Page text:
Food Forests have been around for thousands of years in tropical and sub-tropical climates. In fact, there is a Food Forest currently still producing food in Morocco that was established 2,000 years ago! The concept of food forestry was almost lost to the annals of history when Robert Hart decided to adapt this design to his temperate climate in the UK in the 1960′s. The idea of a Forest Garden was brought to the public’s awareness when Robert wrote a book documenting his grand experiment. Bill Mollison, the co-founder of Permaculture, visited Robert’s site in 1990, and he quickly adopted this design element into his teachings and work. Initially, when Robert Hart described the layers of the Forest Garden, I believe he did so based on what he had and what he studied. Since then, Robert Hart’s categorization of the layers of the Forest Garden has stood unquestioned.

Until now.

I am not actually arguing about the existing layers. My issue is that there are certain layers that have been ignored or overlooked. My goal is to resolve this discrepancy today. As you can see in my illustration above, I believe that there are 9 layers in a Forest Garden. The first 7 are identical to Robert Hart’s initial design. The missing layers are the Aquatic or Wetland Layer and the Mycelial or Fungus Layer.

Here are my Nine Layers of the Edible Forest Garden:

  1. Canopy/Tall Tree Layer
  2. Sub-Canopy/Large Shrub Layer
  3. Shrub Layer
  4. Herbaceous Layer
  5. Groundcover/Creeper Layer
  6. Underground Layer
  7. Vertical/Climber Layer
  8. Aquatic/Wetland Layer
  9. Mycelial/Fungal Layer

 

1. Canopy or Tall Tree Layer
Typically over 30 feet (~9 meters) high. This layer is for larger Forest Gardens. Timber trees, large nut trees, and nitrogen-fixing trees are the typical trees in this category. There are a number of larger fruiting trees that can be used here as well depending on the species, varieties, and rootstocks used.

2. Sub-Canopy/Large Shrub Layer
Typically 10-30 feet (3-9 meters) high. In most Forest Gardens, or at least those with limited space, these plants often make up the acting Canopy layer. The majority of fruit trees fall into this layer.

3. Shrub Layer
Typically up to 10 feet (3 meters) high. The majority of fruiting bushes fall into this layer. Includes many nut, flowering, medicinal, and other beneficial plants as well.

4. Herbaceous Layer
Plants in this layer die back to the ground every winter… if winters are cold enough, that is. They do not produce woody stems as the Shrub layer does. Many cullinary and medicinal herbs are in this layer. A large variety of other beneficial plants fall into this layer.

5. Groundcover/Creeper Layer
There is some overlap with the Herbaceous layer and the Groundcover layer; however plants in this layer are often shade tolerant, grow much closer to the ground, grow densely to fill bare patches of soil, and often can tolerate some foot traffic.

6. Underground Layer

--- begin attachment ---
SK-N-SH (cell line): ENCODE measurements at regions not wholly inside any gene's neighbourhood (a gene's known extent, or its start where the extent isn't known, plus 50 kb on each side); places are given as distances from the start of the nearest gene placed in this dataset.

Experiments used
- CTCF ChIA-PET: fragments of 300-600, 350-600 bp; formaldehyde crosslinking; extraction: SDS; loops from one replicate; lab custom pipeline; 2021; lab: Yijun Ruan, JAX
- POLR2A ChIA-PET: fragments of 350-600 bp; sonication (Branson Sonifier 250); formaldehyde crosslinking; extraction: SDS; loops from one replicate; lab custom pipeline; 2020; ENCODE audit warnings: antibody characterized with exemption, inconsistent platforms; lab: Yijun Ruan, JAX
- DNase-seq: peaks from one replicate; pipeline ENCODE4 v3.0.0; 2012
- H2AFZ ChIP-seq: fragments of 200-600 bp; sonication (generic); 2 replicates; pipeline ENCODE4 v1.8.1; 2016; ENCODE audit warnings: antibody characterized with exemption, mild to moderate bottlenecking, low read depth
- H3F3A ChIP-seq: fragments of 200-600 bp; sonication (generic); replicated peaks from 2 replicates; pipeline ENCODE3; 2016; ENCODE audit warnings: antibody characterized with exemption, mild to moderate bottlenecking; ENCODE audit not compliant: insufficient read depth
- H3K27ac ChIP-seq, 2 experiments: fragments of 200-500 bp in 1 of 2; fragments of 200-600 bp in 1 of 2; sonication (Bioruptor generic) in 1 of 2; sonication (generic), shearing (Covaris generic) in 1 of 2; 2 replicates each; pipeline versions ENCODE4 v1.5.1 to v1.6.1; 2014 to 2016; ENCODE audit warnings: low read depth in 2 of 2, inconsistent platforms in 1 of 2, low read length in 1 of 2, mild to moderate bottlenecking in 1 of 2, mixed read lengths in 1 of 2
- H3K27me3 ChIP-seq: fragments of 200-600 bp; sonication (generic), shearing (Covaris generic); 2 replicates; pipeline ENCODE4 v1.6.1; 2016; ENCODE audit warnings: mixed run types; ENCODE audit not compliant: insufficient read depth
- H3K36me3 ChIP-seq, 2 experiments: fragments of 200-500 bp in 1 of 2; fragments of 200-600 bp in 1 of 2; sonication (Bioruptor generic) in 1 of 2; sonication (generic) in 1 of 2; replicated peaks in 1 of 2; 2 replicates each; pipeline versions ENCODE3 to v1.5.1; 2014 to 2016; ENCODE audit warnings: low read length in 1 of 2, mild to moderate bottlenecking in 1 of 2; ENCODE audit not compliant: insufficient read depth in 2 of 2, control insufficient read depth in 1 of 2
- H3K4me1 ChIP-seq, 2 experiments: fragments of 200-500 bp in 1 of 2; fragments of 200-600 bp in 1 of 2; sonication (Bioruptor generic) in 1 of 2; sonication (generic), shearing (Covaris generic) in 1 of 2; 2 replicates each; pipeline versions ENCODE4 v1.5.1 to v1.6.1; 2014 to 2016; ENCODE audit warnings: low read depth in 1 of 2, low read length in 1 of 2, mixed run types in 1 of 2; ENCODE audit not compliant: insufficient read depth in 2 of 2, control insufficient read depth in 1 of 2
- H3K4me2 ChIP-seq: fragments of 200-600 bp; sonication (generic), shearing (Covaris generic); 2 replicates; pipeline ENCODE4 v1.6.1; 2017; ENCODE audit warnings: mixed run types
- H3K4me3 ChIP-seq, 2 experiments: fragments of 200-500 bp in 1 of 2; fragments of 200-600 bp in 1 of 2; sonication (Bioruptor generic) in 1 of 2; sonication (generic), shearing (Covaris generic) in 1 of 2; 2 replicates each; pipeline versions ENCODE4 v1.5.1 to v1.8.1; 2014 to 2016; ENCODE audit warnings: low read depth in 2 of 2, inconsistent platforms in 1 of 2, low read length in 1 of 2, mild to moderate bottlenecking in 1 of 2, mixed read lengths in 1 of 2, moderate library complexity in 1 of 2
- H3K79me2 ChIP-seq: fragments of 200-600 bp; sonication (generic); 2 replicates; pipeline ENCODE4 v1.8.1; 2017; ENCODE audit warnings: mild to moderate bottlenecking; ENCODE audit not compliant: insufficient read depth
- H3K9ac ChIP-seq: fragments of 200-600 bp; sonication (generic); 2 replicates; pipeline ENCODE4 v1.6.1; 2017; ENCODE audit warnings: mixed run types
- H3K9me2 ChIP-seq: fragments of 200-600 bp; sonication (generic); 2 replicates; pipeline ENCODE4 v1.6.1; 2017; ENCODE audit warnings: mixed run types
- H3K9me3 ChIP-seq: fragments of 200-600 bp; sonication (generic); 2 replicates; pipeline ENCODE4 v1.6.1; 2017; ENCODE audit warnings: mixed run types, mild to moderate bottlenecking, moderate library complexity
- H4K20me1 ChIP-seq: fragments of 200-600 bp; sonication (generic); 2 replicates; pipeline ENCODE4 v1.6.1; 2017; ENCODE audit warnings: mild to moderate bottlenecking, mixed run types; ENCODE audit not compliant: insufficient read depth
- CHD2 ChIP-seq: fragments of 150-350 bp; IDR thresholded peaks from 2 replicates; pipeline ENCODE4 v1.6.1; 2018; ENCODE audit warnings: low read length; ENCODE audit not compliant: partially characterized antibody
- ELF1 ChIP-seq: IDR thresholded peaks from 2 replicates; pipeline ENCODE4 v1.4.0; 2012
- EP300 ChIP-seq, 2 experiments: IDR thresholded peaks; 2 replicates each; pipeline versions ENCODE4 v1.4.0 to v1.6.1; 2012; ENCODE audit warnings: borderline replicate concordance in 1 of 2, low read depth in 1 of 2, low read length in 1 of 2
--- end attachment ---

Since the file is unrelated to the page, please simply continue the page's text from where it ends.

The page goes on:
These are root crops. There are an amazing variety of edible roots that most people have never heard of. Many of these plants can be utilized in the Herbaceous Layer, the Vining/Climbing Layer, and the Groundcover/Creeper Layer.

7. Vertical/Climber Layer
These vining and climbing plants span multiple layers depending on how they are trained or what they climb all on their own. They are a great way to add more productivity to a small space, but be warned. Trying to pick grapes that have climbed up a 60 foot Walnut Tree can be interesting to say the least.

8. Aquatic/Wetland Layer
This is my first new layer to the Forest Garden. Some will say that a forest doesn’t grow in the water, so this layer is inappropriate for the Forest Garden. I disagree. Many forests have streams flowing through or ponds in the center. There are a whole host of plants that thrive in wetlands or at the water’s edge. There are many plants that grow only in water. To ignore this large list of plants is to leave out many useful species that provide food, fiber, medicinals, animal feed, wildlife food and habitat, compost, biomass, and maybe most important, water filtration through bioremediation (or phytoremediation). We are intentionally designing Forest Gardens which incorporate water features, and it is time we add the Aquatic/Wetland Layer to the lexicon.

9. Mycelial/Fungal Layer
This is my second new layer to the Forest Garden. Fungal networks live in healthy soils. They will live on, and even within, the roots of plants in the Forest Garden. This underground fungal network transports nutrients and moisture from one area of the forest to another depending on the needs of the plants. It is an amazing system which we are only just beginning to comprehend. As more and more research is being conducted on how mycelium help build and maintain forests, it is shocking that this layer has not yet been added to the list. In addition to the vital work this layer contributes to developing and maintaining the forest, it will even provide mushrooms from time to time that we can utilize for food and medicine. If we are more proactive, we can cultivate this layer intentionally and dramatically increase our harvest.
UPDATE: I have received numerous comments and questions about this layer. I wrote a more detailed description and defense of this layer here.

So this is my proposal to the Permaculture world. Let’s consider all nine layers when designing our Forest Gardens.

 

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